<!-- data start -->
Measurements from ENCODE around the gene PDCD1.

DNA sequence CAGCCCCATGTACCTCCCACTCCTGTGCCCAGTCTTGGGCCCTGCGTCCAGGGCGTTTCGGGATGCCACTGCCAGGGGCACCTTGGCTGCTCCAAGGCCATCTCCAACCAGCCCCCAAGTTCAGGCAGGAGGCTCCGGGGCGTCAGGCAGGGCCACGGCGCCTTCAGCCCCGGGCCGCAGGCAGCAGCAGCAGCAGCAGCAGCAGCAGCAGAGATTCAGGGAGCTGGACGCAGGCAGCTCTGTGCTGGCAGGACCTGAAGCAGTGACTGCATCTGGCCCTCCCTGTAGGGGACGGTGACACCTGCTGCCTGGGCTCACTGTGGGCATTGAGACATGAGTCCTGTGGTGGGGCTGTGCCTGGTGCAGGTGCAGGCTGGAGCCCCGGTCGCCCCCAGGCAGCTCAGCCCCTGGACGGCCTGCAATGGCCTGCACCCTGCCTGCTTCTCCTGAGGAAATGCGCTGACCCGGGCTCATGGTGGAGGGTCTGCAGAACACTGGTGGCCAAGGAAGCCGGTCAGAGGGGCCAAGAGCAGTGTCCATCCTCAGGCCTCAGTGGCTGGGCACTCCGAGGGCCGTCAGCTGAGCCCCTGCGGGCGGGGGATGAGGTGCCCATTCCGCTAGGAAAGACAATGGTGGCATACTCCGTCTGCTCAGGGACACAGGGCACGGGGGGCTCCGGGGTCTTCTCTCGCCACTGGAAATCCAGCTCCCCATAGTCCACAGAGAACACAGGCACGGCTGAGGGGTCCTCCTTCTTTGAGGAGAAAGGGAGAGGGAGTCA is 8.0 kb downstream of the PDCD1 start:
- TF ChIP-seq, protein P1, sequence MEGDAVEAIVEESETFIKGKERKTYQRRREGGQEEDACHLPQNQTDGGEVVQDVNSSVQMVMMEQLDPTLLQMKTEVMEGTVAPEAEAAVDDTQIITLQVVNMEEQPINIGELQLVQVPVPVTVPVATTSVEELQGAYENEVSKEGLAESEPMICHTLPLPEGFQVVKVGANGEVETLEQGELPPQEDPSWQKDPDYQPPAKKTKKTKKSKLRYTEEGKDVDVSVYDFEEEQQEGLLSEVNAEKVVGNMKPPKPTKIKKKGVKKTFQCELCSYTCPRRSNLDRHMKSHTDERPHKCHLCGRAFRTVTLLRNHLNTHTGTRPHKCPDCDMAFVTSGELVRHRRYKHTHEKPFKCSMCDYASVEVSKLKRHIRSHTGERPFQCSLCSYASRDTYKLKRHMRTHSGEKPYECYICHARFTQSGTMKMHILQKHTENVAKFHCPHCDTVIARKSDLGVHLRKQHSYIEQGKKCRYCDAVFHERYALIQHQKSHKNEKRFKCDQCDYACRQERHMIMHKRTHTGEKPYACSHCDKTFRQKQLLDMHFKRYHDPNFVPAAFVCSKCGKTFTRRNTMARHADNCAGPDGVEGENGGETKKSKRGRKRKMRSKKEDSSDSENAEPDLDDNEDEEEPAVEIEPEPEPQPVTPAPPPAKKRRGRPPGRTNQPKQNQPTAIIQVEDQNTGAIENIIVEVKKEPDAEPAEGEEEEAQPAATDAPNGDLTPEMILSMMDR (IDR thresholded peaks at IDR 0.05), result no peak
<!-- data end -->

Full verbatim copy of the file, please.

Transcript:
Measurements from ENCODE around the gene PDCD1.

DNA sequence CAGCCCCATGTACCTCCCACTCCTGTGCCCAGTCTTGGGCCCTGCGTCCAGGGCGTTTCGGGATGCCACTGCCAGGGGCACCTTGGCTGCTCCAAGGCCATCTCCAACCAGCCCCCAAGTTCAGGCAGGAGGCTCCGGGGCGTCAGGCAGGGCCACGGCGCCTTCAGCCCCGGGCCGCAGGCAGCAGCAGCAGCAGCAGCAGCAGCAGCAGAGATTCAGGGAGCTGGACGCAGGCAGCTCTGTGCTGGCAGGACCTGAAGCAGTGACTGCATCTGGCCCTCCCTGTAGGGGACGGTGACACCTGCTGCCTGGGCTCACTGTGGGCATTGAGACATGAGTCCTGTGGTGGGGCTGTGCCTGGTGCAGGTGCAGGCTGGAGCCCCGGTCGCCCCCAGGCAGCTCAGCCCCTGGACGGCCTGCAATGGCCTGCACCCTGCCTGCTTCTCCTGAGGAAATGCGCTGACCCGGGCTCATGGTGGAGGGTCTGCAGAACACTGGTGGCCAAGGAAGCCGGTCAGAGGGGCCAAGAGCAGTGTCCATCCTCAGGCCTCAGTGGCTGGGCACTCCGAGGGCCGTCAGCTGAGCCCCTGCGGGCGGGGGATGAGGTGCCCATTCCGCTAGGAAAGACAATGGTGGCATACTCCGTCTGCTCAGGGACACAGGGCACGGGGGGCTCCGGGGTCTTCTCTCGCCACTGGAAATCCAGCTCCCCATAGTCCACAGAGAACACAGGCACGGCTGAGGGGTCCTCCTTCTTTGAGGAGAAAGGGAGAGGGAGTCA is 8.0 kb downstream of the PDCD1 start:
- TF ChIP-seq, protein P1, sequence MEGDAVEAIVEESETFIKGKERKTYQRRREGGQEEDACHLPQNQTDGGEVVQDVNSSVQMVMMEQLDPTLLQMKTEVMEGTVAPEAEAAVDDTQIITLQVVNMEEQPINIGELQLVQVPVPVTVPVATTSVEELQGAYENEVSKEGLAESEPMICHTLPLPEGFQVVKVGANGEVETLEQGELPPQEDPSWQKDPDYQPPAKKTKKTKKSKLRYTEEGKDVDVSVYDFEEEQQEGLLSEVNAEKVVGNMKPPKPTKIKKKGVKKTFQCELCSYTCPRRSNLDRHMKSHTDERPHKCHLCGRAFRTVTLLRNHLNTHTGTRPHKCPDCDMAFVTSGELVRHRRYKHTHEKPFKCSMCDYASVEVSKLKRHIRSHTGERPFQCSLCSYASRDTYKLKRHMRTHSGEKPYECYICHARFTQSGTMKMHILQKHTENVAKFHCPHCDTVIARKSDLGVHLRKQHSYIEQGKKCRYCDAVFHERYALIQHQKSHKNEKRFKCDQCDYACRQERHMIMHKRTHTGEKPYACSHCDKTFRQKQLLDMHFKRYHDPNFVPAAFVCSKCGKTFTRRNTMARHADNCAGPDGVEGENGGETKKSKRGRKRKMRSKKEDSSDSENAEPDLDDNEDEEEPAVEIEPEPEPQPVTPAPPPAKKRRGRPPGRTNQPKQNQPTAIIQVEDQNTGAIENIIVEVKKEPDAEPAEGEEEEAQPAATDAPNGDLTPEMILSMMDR (IDR thresholded peaks at IDR 0.05), result no peak